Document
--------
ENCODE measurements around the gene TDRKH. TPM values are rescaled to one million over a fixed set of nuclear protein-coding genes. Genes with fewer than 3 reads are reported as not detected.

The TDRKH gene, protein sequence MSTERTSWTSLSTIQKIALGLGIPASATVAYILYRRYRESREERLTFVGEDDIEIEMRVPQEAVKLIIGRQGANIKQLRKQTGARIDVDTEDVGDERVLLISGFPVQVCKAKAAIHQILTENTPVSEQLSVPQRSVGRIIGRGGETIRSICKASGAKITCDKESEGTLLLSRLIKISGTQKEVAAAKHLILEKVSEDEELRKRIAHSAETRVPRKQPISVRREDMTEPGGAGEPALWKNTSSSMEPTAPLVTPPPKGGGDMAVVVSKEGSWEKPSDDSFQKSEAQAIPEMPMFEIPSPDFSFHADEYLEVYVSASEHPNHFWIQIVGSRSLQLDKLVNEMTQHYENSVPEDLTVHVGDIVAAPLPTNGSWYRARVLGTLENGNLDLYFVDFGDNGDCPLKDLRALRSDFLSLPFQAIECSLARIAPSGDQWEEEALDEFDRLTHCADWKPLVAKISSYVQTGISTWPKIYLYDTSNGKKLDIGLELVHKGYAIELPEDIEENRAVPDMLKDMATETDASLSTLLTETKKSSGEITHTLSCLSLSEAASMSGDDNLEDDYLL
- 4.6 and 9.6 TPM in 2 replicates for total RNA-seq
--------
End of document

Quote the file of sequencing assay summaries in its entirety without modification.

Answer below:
ENCODE measurements around the gene TDRKH. TPM values are rescaled to one million over a fixed set of nuclear protein-coding genes. Genes with fewer than 3 reads are reported as not detected.

The TDRKH gene, protein sequence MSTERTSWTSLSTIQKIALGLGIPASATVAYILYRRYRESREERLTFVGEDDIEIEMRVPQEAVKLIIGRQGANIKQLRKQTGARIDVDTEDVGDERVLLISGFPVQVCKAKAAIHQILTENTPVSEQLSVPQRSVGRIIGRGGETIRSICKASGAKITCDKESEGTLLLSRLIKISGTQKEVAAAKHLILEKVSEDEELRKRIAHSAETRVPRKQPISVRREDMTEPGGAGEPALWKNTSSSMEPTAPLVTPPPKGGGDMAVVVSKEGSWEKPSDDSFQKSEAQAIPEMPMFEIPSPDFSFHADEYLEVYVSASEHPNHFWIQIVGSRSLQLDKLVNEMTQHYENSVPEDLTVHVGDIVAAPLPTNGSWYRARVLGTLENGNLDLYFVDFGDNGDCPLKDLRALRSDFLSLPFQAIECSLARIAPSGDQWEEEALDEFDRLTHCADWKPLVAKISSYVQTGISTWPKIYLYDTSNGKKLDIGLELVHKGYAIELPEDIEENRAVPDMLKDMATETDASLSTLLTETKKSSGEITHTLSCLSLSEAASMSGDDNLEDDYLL
- 4.6 and 9.6 TPM in 2 replicates for total RNA-seq